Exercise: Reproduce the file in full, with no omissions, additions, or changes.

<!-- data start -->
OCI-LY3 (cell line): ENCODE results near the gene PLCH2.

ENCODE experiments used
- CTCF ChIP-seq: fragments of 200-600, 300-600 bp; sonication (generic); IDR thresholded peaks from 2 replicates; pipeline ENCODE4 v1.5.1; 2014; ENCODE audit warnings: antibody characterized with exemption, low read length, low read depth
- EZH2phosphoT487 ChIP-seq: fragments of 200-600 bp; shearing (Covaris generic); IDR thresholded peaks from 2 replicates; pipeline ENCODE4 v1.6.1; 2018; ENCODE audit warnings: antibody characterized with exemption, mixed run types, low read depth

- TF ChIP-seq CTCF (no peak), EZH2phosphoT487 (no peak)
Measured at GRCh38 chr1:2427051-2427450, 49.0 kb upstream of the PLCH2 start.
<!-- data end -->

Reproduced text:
OCI-LY3 (cell line): ENCODE results near the gene PLCH2.

ENCODE experiments used
- CTCF ChIP-seq: fragments of 200-600, 300-600 bp; sonication (generic); IDR thresholded peaks from 2 replicates; pipeline ENCODE4 v1.5.1; 2014; ENCODE audit warnings: antibody characterized with exemption, low read length, low read depth
- EZH2phosphoT487 ChIP-seq: fragments of 200-600 bp; shearing (Covaris generic); IDR thresholded peaks from 2 replicates; pipeline ENCODE4 v1.6.1; 2018; ENCODE audit warnings: antibody characterized with exemption, mixed run types, low read depth

- TF ChIP-seq CTCF (no peak), EZH2phosphoT487 (no peak)
Measured at GRCh38 chr1:2427051-2427450, 49.0 kb upstream of the PLCH2 start.